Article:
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Founding a Hawaii Center for Baba's Treasures
 

(Extracted from writings of Stan Alapa)

The Move to Molokai

The early years of the seventies were the honeymoon years for Stan in his work for Baba. But in trying to live for Baba, gradually Stan's life style changed and so did his financial situation. At the end of 1971, he and Shirley sold the nightclub and Stan embarked on a series of entrepreneurial efforts centered around sales in one form or another that would characterize Stan's work ethic and financial woes for the rest of his lifetime. Always there was the continual hope that some break-through would bring in the necessary monies to get Baba's Center off the ground.

Meanwhile, Shirley was establishing herself in a successful hair-dressing career for the Royal Hawaiian Hotel. Toward the mid seventies, construction was begun on a new hotel on the west end of Molokai, and because The Royal Hawaiian was under management of this same chain, (Sheraton Hotel and Resorts), Shirley was asked if she would start a beauty salon on Molokai. She chose to do this by hiring staff for the Molokai salon, keeping her Royal Hawaiian job on Oahu, and commuting to Molokai on weekends.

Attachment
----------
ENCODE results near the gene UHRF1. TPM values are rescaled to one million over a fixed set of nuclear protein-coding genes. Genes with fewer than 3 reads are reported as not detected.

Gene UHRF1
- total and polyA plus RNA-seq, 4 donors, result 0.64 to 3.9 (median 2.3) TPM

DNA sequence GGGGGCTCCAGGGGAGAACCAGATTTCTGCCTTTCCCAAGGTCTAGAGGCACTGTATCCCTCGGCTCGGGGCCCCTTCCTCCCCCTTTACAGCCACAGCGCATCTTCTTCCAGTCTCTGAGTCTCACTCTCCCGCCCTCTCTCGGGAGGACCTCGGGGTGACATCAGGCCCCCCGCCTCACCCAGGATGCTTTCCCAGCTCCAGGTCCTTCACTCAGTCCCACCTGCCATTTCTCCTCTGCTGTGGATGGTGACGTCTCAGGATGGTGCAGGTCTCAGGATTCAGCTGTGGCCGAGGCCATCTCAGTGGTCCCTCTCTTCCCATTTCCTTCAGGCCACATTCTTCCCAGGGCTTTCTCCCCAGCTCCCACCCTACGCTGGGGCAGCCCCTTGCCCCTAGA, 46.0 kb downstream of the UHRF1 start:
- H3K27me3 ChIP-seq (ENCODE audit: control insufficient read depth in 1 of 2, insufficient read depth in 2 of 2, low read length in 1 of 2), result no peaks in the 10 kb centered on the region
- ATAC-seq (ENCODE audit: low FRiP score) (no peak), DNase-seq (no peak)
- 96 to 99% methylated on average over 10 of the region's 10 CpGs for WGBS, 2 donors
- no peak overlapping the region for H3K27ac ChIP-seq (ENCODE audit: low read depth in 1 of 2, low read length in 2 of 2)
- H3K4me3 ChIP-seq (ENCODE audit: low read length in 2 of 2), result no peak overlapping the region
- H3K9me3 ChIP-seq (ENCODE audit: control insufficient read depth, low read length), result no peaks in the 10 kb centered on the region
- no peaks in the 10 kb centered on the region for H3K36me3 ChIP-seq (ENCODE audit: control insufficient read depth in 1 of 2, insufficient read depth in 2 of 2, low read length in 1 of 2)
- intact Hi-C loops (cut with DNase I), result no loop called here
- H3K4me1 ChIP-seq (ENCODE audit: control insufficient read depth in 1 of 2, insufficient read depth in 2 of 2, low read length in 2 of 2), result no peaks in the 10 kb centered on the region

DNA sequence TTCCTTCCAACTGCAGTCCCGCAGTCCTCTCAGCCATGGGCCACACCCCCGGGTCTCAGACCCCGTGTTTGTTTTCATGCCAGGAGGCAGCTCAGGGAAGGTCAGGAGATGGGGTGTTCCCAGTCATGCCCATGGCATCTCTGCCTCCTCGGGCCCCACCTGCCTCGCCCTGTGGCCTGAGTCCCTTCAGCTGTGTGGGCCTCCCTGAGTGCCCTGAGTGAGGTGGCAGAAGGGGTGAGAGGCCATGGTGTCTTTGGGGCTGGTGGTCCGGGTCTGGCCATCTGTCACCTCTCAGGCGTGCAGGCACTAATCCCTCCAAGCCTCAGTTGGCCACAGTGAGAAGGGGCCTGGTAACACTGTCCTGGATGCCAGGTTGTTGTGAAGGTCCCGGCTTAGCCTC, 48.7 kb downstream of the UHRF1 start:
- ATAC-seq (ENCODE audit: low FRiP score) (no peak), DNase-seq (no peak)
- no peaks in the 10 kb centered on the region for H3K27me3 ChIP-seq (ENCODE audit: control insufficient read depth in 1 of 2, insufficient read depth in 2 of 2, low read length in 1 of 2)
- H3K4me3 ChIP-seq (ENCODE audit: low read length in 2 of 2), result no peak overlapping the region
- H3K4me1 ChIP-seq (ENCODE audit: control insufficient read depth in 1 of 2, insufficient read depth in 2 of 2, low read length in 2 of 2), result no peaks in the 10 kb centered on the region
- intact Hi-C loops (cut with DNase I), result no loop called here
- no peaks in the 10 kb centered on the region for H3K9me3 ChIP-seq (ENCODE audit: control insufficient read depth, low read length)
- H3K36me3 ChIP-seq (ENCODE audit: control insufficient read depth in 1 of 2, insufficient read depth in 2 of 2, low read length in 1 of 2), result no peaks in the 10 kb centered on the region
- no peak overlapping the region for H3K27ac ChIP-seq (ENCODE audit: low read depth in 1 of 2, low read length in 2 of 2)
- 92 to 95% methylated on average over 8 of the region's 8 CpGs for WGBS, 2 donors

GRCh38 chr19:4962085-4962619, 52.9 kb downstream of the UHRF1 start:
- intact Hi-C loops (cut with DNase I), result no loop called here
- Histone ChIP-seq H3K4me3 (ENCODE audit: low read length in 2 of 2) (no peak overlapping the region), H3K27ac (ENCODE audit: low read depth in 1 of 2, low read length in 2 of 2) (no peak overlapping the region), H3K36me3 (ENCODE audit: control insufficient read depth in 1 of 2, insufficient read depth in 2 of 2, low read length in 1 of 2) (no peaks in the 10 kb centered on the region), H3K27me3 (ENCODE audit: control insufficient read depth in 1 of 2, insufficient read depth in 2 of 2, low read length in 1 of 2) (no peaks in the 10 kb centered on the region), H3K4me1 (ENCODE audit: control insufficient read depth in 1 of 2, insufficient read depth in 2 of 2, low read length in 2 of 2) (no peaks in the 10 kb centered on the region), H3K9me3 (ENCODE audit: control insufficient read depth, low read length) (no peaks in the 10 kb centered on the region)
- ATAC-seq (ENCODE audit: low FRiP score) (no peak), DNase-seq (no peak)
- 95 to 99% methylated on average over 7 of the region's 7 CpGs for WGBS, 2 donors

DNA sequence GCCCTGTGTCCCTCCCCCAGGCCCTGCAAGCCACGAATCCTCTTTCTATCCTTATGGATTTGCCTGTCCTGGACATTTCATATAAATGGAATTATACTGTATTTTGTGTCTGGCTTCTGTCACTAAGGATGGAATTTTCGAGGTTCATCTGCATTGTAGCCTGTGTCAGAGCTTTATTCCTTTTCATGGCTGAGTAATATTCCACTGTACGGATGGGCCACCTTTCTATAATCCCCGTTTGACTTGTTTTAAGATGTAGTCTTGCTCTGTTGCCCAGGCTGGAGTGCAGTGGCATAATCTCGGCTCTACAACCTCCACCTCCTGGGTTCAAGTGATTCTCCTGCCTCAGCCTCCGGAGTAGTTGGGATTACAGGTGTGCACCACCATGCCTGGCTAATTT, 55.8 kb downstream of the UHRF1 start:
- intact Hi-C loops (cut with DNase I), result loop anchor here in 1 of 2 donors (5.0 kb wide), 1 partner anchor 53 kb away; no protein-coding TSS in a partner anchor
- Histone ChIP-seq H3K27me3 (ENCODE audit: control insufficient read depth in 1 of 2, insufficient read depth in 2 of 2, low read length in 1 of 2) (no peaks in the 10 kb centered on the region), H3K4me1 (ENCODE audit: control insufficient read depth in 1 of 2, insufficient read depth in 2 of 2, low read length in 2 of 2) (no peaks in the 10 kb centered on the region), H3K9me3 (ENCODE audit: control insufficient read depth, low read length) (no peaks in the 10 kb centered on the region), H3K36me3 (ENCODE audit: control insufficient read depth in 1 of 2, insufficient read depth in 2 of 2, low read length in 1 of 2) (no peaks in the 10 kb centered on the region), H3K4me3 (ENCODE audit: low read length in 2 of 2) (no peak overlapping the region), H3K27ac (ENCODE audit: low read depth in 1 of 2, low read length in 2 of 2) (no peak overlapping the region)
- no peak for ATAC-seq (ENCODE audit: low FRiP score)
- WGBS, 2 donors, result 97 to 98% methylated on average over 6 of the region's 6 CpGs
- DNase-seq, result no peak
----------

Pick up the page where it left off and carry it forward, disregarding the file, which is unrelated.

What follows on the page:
Shirley kept this up for two years, and then, toward the end of 1977, opening up a second shop in Kaunakakai, she decided to move to Molokai permanently. By 1978, both she and Stan were settled into a small but cozy plantation cottage, in an upland area of the island called Kipu.

Housing the Treasures

At first, Baba's treasures were carefully set out in one of the small cottage bedrooms, but later, Stan built an addition onto the front room. Here he set aside an alcove especially for the chair, the cushion, and a tall floor case of wood and class made to house the other relics. To all who were fortunate to visit their home during these years, the atmosphere of Beloved Baba's presence in this room was especially sweet.